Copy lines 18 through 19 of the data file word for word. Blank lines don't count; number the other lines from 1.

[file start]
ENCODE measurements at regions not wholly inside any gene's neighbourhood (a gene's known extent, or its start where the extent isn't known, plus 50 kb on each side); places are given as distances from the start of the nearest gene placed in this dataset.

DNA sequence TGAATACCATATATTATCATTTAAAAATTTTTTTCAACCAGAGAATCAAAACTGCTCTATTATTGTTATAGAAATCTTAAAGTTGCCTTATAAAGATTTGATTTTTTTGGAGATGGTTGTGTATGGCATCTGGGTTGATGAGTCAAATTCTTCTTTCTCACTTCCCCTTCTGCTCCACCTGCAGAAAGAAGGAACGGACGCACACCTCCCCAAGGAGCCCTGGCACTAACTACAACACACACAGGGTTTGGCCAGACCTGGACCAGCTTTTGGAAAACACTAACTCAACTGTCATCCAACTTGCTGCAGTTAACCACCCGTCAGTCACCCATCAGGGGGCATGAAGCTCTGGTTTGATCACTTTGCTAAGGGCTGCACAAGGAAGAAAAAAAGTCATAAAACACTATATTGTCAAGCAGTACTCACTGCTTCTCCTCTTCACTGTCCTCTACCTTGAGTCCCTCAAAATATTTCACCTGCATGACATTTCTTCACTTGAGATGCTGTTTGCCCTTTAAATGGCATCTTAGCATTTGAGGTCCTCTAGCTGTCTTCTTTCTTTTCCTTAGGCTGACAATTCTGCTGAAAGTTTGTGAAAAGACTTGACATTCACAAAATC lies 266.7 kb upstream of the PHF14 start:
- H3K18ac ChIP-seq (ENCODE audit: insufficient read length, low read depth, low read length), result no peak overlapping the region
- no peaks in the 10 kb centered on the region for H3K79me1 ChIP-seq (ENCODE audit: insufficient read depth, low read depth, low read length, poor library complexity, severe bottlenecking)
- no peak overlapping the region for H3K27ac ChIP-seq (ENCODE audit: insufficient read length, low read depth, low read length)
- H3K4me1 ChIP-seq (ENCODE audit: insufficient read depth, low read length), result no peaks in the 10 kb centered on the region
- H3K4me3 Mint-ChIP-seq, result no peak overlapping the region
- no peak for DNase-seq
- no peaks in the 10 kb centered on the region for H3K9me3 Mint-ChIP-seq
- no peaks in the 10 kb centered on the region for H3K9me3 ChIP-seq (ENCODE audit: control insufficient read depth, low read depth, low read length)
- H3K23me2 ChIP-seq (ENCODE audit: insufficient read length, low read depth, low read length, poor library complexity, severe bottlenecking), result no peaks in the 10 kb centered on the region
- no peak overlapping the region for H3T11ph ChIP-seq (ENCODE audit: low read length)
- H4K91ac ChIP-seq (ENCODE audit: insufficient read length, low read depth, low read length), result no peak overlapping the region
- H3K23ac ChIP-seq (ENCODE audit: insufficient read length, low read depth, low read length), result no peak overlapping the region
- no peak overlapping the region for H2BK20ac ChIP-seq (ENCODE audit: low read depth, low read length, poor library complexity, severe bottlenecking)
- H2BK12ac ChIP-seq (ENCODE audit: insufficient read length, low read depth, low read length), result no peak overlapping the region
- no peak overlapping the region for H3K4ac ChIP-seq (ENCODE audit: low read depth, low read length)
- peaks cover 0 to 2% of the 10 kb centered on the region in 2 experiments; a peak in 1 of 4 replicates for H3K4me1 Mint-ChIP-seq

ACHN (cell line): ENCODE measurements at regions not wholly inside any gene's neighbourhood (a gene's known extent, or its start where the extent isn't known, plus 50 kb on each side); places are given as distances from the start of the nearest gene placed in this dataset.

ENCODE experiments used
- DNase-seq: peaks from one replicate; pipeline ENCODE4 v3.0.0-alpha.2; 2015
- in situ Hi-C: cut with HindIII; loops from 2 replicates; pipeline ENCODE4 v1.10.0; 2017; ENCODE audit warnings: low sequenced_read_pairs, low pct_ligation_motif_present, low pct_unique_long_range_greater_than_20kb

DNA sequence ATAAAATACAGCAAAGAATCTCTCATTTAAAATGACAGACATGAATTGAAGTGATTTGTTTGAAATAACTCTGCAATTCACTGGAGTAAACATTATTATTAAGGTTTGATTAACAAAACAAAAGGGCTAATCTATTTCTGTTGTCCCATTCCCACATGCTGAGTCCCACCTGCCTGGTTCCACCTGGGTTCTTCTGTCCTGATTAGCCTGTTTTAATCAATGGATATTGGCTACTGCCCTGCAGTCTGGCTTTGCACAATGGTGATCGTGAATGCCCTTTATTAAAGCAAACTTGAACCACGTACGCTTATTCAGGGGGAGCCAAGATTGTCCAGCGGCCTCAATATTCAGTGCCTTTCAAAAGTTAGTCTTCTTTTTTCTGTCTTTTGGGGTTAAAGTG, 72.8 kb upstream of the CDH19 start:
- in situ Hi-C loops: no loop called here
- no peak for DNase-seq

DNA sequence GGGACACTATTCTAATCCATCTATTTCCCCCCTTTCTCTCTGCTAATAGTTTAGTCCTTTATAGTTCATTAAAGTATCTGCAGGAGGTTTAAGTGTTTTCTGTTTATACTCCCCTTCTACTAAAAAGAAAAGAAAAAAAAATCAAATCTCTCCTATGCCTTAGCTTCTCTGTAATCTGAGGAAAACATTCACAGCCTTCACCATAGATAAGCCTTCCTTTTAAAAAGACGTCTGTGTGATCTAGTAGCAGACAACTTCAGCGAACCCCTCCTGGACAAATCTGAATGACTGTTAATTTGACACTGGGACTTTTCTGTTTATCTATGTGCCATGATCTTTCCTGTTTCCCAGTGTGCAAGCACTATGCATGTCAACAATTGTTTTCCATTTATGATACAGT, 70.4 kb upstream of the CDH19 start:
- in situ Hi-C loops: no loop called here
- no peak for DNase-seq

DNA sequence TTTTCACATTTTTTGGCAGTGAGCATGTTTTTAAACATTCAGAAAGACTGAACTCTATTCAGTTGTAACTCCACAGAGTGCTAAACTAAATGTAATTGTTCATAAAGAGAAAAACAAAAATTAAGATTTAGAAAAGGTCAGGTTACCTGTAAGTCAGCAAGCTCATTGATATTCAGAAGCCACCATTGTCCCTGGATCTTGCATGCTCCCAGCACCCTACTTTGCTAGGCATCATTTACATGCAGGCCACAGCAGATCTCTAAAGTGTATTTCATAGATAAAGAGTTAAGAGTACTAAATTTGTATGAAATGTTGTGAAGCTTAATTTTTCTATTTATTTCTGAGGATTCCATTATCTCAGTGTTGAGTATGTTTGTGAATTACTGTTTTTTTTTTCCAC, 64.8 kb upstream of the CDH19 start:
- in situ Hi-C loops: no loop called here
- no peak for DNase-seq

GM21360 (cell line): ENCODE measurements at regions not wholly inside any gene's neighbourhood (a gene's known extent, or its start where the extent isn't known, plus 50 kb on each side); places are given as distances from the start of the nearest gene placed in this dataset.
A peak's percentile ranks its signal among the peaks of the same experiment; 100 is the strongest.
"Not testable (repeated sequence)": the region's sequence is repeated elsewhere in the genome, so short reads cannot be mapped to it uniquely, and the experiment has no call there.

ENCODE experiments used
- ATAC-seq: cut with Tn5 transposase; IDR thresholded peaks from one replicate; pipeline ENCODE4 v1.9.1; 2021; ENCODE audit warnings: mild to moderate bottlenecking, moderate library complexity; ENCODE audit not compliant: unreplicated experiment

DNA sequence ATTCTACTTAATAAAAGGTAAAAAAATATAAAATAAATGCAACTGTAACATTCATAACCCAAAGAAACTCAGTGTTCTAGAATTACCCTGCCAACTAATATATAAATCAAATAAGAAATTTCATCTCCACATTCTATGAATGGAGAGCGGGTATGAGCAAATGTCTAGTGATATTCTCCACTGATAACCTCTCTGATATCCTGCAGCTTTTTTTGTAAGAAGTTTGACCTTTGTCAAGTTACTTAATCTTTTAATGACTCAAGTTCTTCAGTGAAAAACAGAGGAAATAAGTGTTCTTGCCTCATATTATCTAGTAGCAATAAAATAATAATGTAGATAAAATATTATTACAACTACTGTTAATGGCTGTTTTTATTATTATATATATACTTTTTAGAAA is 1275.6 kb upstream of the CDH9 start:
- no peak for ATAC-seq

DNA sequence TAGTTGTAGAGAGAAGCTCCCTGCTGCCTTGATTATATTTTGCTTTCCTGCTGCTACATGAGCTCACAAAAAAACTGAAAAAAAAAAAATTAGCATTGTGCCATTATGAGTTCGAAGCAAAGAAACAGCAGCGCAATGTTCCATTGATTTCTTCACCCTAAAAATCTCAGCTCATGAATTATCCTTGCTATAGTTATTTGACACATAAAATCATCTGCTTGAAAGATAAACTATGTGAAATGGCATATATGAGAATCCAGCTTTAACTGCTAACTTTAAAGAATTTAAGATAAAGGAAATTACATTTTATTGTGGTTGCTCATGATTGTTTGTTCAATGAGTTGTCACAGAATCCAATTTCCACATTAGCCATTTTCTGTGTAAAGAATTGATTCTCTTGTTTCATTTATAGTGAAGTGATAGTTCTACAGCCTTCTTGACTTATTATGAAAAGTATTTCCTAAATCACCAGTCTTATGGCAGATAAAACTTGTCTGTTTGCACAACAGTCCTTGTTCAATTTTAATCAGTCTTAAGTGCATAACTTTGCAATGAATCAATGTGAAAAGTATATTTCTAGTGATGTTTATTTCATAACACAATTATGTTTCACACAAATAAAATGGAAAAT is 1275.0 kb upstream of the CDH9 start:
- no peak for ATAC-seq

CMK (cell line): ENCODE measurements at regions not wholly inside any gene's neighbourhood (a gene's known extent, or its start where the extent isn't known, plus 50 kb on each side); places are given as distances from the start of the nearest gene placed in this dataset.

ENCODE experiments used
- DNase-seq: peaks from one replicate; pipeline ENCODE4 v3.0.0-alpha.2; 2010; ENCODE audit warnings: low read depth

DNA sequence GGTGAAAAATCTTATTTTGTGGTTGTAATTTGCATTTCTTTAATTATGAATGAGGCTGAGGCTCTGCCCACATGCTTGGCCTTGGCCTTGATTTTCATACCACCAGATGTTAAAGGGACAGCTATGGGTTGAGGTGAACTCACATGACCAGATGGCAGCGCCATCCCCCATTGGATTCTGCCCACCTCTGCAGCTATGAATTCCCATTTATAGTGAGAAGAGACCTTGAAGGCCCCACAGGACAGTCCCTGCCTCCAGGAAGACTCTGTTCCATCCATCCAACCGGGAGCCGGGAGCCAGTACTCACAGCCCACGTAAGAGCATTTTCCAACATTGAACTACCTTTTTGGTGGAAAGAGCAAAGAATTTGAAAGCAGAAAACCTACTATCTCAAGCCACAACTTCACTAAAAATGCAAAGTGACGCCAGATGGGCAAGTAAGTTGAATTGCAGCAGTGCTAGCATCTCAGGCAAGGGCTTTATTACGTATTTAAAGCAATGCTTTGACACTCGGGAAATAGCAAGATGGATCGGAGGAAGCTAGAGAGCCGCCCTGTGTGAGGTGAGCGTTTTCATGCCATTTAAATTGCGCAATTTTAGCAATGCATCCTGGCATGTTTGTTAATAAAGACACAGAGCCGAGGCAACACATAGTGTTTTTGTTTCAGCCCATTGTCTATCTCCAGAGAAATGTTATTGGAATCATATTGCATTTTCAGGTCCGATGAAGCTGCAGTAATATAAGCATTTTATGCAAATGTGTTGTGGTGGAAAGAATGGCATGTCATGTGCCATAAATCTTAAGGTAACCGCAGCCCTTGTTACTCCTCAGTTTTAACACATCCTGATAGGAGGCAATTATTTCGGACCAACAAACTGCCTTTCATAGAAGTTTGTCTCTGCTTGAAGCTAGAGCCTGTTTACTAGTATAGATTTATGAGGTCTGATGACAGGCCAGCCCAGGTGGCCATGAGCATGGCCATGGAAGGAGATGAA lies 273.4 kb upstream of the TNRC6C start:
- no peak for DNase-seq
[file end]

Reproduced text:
- peaks cover 0 to 2% of the 10 kb centered on the region in 2 experiments; a peak in 1 of 4 replicates for H3K4me1 Mint-ChIP-seq

ACHN (cell line): ENCODE measurements at regions not wholly inside any gene's neighbourhood (a gene's known extent, or its start where the extent isn't known, plus 50 kb on each side); places are given as distances from the start of the nearest gene placed in this dataset.